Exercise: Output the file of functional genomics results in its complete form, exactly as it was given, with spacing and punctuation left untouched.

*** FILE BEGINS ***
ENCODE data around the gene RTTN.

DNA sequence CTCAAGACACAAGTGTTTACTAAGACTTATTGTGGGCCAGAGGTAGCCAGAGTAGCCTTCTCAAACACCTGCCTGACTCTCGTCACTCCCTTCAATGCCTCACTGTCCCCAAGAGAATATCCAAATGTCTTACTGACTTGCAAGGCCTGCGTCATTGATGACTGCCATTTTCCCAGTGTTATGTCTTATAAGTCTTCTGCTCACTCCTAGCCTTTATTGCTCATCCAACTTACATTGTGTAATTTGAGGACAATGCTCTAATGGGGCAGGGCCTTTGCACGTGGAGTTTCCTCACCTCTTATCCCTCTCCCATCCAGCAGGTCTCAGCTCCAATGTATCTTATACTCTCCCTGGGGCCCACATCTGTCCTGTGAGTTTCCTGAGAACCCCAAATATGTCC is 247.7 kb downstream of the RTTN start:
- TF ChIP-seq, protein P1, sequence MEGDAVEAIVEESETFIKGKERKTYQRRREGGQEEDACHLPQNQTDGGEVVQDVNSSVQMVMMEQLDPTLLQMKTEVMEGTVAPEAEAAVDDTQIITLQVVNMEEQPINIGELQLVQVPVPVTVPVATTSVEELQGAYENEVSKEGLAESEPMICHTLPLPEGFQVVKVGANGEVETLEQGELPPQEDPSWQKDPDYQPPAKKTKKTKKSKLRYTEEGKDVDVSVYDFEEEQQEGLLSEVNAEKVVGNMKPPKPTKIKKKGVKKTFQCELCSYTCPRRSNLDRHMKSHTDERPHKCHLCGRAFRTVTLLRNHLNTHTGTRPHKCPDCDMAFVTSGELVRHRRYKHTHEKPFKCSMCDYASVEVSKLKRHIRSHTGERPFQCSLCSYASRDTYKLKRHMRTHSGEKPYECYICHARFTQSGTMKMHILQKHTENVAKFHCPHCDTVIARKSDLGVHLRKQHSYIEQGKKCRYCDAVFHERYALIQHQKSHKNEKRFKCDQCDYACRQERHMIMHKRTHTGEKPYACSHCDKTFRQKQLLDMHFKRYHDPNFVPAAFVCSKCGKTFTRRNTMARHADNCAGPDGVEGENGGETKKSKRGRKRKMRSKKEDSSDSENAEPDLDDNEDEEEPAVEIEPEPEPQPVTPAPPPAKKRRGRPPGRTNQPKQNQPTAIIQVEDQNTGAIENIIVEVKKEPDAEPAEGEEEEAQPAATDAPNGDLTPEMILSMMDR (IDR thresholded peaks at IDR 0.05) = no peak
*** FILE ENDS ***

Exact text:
ENCODE data around the gene RTTN.

DNA sequence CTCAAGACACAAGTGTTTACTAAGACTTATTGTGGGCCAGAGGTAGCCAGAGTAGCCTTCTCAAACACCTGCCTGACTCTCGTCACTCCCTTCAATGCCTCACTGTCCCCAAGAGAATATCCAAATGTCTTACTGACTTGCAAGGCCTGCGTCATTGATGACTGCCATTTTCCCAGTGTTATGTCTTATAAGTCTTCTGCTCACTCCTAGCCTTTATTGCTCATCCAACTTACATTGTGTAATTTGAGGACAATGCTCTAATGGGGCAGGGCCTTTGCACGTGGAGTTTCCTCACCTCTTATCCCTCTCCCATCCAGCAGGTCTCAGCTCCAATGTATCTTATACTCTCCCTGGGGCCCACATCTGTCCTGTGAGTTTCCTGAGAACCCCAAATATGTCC is 247.7 kb downstream of the RTTN start:
- TF ChIP-seq, protein P1, sequence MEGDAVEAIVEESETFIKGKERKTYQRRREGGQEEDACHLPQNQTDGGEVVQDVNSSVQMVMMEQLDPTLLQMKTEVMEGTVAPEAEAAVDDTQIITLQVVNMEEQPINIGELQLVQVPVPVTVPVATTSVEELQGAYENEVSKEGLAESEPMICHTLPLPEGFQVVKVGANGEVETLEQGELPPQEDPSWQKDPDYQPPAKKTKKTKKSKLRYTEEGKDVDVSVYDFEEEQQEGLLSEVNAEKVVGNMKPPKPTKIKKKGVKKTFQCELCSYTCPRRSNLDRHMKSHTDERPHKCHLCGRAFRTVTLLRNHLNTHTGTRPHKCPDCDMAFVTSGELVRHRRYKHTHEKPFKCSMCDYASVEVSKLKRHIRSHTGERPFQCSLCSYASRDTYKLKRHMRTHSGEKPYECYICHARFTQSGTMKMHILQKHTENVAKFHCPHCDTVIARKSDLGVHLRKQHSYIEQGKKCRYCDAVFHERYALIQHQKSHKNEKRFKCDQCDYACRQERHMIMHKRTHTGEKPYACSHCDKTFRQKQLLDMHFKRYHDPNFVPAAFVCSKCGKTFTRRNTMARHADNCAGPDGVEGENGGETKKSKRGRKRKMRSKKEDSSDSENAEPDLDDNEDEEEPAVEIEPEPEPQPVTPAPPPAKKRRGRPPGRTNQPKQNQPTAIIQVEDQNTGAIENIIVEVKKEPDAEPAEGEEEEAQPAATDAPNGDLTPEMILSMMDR (IDR thresholded peaks at IDR 0.05) = no peak